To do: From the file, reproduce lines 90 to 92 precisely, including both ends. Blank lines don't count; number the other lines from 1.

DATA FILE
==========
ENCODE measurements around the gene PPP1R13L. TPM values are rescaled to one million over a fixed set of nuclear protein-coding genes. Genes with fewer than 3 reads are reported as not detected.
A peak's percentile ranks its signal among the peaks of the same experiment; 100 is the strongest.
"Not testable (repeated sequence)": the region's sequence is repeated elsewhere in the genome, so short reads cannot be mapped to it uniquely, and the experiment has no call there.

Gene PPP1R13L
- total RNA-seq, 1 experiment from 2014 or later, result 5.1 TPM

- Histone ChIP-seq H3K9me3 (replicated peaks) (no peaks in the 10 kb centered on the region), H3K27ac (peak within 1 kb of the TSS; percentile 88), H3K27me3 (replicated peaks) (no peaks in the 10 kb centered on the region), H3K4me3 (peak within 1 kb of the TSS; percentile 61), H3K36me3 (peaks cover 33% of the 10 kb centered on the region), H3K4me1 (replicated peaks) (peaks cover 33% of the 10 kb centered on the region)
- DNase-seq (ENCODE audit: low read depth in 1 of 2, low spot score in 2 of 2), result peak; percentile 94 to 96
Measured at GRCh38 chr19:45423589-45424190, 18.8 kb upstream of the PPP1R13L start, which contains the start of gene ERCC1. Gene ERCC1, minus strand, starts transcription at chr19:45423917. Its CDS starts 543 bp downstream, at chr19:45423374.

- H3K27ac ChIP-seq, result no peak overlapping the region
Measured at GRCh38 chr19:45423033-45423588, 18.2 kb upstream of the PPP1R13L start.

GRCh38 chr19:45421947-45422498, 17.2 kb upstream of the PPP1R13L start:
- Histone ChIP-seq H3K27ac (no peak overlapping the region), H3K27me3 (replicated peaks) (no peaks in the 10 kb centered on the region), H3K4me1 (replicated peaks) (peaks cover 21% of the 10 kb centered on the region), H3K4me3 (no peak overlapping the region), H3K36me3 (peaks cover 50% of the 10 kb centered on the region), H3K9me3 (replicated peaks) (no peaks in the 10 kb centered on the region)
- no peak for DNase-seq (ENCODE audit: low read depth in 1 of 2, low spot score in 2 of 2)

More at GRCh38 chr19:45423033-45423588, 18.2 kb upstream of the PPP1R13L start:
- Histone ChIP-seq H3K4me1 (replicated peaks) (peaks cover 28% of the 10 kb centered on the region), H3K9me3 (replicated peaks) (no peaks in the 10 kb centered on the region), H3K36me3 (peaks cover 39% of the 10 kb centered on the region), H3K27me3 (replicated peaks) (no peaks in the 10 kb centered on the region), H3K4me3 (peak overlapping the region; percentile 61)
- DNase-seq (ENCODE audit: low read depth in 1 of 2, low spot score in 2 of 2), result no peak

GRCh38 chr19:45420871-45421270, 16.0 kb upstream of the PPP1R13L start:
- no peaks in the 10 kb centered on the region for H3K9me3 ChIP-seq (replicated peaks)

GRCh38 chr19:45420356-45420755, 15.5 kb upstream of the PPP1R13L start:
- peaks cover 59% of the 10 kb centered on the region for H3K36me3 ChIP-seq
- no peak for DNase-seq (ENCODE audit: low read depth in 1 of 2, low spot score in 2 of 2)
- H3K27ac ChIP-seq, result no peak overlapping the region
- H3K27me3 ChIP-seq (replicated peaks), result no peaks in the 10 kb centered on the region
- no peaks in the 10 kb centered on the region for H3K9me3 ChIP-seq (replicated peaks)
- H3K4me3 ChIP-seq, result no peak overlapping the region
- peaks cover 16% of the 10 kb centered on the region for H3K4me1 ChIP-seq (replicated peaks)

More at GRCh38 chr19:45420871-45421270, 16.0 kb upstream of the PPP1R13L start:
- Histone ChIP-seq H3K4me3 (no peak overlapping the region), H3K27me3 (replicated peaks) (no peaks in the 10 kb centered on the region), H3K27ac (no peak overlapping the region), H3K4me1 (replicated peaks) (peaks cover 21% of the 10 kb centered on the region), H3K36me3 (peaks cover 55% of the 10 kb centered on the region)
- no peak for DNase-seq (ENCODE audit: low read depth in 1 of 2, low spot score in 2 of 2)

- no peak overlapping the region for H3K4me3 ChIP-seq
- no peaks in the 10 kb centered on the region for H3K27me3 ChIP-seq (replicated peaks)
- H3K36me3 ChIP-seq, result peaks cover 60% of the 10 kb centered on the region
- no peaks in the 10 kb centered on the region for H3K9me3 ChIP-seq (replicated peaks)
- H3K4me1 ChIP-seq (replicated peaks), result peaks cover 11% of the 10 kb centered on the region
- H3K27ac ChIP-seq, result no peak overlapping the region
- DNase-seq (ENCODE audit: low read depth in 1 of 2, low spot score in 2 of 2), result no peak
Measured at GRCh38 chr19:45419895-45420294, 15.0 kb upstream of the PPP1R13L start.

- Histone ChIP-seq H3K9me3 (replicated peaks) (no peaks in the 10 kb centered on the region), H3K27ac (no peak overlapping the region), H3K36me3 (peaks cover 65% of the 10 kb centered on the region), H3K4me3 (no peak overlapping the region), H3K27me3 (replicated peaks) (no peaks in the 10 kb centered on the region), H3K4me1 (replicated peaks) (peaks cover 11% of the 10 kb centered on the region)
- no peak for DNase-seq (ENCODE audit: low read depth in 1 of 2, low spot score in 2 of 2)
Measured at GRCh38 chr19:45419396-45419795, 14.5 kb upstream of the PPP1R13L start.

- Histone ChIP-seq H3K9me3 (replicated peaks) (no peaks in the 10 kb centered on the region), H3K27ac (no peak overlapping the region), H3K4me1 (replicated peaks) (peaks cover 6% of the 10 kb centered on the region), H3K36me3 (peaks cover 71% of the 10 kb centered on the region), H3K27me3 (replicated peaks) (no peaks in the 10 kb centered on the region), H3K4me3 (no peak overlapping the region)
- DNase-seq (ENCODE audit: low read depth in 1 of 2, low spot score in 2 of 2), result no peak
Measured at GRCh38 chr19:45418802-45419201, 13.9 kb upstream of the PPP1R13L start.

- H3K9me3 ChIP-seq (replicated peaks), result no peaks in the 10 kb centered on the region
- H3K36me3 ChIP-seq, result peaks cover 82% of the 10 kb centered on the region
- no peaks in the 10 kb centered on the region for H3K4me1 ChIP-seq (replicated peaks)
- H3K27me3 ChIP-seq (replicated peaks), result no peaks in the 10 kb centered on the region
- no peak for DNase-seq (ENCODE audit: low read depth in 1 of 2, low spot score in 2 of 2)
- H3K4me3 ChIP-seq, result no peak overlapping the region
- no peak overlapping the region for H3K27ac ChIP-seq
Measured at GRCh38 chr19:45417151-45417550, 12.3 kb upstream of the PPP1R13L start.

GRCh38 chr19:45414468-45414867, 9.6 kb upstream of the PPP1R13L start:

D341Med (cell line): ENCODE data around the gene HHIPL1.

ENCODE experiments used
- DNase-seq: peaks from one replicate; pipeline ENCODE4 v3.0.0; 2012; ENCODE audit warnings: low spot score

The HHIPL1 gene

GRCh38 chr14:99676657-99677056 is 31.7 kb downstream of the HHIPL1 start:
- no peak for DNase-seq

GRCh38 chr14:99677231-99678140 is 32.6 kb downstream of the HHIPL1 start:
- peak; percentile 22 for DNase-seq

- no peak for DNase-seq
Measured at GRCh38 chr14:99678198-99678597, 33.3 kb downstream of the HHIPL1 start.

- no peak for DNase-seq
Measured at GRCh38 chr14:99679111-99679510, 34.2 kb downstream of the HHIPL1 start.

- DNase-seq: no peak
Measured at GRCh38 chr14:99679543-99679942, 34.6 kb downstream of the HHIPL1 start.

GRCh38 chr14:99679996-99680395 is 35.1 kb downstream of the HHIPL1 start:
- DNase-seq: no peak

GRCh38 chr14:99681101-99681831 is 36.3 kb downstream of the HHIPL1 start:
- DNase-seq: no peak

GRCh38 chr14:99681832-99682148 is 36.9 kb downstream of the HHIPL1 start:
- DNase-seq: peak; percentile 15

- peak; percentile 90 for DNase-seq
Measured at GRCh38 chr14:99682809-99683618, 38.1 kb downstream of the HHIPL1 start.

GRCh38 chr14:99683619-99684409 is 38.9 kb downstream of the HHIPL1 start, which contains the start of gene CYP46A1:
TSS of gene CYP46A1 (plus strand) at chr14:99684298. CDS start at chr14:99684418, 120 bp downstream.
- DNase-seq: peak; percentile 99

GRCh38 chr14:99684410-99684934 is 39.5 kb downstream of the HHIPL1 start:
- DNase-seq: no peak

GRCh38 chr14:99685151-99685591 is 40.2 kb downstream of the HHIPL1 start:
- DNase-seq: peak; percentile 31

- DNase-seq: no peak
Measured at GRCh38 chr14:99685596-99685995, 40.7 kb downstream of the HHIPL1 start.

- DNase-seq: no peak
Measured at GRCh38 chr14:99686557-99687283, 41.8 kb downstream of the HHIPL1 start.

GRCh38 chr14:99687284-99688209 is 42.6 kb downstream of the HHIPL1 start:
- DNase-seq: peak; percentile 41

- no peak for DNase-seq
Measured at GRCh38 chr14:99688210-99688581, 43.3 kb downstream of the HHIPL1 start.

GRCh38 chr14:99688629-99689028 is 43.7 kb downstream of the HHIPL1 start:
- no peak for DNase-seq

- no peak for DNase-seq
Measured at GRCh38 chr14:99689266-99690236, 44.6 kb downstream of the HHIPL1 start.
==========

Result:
GRCh38 chr14:99688629-99689028 is 43.7 kb downstream of the HHIPL1 start:
- no peak for DNase-seq

- no peak for DNase-seq